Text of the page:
Yesterday on our Web site, we posted this commentary, A congress for the laity in Asia without the 'church of Asia'?, about a congress for Asian laity organized by the Pontifical Council for the Laity.
Here's a Catholic News Service story about the conference opening:
By Cindy Wooden Catholic News Service
VATICAN CITY (CNS) -- Lay members of Asia's tiny Catholic minority can be effective witnesses of the Christian faith by being models of married love, defending human life, helping the poor and showing their willingness to forgive those who hurt them, Pope Benedict XVI said.
"Asia's Catholics are called to be a sign and promise of that unity and communion -- communion with God and among men -- which the whole human family is meant to enjoy and which Christ alone makes possible," the pope said in a message published at the Vatican Sept. 1.
The papal message was addressed to participants in the Congress of Asian Catholic Laity, meeting Aug. 31-Sept. 5 in Seoul, South Korea. Sponsored by the Pontifical Council for the Laity, the congress included representatives of the Federation of Asian Bishops' Conferences and lay movements active throughout Asia.
"Asia, home to two-thirds of the world's people, the cradle of great religions and spiritual traditions, and the birthplace of diverse cultures, is currently undergoing unprecedented processes of economic growth and social transformation," the pope said.
Catholics need to be part of that social transformation, bringing Gospel values to bear on economic, social and political life and sharing their faith in Jesus with their neighbors, he said.
Pope Benedict said there are "vast horizons of mission" open to Asian Catholics, many of them relying more on giving an example of faith and holy living than on simply preaching about Jesus.
"I think especially of the opportunities offered by their example of Christian married love and family life, their defense of God's gift of life from conception to natural death, their loving concern for the poor and the oppressed, their willingness to forgive their enemies and persecutors, their example of justice, truthfulness and solidarity in the workplace, and their presence in public life," the pope said.
The pope told the congress delegates that anyone who loves Jesus and experiences the joy of faith will naturally want to share that with others.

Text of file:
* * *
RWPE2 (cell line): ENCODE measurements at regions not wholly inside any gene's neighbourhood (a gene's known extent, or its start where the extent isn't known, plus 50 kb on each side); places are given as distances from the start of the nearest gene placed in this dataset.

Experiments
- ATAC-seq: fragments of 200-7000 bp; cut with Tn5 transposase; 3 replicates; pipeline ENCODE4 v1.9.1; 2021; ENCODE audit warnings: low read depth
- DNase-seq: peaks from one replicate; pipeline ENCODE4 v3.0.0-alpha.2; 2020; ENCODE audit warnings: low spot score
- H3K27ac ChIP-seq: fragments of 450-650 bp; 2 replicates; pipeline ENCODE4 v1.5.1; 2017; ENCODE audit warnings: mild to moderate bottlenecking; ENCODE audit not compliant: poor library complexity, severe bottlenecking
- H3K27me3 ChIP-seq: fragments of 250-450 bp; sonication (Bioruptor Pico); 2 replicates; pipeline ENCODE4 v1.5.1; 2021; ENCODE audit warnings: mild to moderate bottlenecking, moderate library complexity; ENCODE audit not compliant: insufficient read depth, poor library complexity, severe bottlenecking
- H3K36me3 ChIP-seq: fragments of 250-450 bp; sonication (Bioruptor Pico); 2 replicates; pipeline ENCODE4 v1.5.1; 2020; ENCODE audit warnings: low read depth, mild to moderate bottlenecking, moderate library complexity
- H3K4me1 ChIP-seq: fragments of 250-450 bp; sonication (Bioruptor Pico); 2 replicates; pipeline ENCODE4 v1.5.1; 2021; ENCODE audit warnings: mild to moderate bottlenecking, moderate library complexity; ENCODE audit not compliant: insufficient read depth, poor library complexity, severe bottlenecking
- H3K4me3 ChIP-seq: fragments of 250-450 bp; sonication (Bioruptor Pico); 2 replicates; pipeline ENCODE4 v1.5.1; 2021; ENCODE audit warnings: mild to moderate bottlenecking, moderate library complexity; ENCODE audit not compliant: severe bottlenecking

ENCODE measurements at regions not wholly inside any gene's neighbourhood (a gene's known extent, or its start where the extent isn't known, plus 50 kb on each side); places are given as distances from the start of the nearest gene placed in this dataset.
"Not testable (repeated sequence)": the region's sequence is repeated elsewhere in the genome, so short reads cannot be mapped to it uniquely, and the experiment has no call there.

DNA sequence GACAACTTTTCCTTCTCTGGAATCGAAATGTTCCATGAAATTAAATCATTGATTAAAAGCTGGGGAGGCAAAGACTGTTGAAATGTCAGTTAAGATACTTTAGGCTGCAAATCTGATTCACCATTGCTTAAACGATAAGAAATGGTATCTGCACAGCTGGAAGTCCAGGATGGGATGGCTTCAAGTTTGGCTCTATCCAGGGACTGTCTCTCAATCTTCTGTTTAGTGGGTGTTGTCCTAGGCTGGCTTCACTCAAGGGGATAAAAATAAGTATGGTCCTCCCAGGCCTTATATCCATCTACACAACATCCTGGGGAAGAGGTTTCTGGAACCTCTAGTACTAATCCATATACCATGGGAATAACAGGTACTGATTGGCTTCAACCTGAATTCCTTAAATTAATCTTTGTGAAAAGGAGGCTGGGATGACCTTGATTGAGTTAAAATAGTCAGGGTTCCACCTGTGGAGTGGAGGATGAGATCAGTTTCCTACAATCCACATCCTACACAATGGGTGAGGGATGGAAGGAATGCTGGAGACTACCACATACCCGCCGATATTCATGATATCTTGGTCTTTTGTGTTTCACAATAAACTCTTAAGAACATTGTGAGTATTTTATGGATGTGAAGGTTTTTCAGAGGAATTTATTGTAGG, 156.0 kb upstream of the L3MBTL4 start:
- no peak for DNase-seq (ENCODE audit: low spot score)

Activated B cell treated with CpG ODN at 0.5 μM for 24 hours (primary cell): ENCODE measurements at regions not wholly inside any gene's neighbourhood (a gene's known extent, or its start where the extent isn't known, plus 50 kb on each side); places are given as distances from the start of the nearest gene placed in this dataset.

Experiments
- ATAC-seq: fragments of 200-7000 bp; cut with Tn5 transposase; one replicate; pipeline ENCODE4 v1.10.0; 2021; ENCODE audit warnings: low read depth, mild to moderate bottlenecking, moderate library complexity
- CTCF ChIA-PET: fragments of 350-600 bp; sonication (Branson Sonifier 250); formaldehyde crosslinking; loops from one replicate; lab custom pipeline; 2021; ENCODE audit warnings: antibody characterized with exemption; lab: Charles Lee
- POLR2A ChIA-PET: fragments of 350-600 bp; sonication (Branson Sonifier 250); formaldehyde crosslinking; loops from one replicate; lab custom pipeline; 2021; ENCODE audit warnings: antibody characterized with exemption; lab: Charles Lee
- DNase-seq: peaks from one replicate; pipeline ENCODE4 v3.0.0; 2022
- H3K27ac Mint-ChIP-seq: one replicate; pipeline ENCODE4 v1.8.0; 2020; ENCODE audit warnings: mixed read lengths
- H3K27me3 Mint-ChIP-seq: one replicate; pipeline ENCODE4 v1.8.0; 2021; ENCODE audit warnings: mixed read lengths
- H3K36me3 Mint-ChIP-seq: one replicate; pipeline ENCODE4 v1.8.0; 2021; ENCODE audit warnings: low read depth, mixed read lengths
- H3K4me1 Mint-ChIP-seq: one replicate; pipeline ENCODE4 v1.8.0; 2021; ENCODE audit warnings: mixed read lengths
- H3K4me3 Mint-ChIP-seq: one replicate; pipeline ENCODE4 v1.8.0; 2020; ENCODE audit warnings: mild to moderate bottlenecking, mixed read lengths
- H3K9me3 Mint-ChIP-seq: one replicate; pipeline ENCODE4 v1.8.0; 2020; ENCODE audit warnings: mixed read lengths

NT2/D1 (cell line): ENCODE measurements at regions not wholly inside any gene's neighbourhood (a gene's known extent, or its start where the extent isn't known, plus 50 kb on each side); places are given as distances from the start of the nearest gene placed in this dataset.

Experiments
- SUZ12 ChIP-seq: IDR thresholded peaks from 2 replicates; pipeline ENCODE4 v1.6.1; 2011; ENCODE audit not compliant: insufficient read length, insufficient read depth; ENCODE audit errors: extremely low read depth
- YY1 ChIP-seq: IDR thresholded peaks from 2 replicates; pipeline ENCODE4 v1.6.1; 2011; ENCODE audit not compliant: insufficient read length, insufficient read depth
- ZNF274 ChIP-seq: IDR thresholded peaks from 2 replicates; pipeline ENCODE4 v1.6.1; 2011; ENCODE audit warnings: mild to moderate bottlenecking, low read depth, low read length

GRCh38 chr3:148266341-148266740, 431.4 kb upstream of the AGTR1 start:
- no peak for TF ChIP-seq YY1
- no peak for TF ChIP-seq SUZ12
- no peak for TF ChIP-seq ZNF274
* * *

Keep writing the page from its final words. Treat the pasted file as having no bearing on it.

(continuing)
And, he said, the church itself has an obligation to provide education and formation for laypeople so that they are more comfortable and better informed in sharing their faith.
Here's another report from Seoul by the Union of Catholic News:
By John Choi, Seoul
A Vatican official has urged laypeople to actively participate in evangelization in Asia.
Two thousand years after the Son of God became a human being in the Holy Land, a tiny region in Asia, he is still largely unknown by the people on this continent, said Cardinal Stanislaw Rylko.
The president of the Pontifical Council for the Laity was speaking during a Sept. 1 Mass that opened the Congress of Asian Catholic Laity in Seoul.
“In the important mission of the evangelization … the Catholic laity have a unique role,” said the cardinal.
“They live in the midst of the world, immersed in the ordinary conditions of family, work and social life, and so, in a certain sense, they are in the front line of evangelization.”
The Asian lay congress, which has the theme Proclaiming Jesus Christ in Asia Today will last until Sept. 5. The Pontifical Council for Laity organized the event which is being attended by some 400 participants from 20 Asian countries.
One Indian cardinal admitted that not all Christians can be missioners.
“However, every Christian in Asia can be missionary by witnessing to a change in lifestyle, values and behavior,” Cardinal Telesphore Placidus Toppo of Ranchi, India, told participants.
He stressed that Jesus Christ is truly a “gift for Asia” and Christians are called to proclaim this by word and deed.
The first day of the congress saw participants listening to talks on the reality of the evangelization in Asia.
Over the five days, they are scheduled to discuss challenges to evangelization and seek ways to proclaim the Gospel on the continent.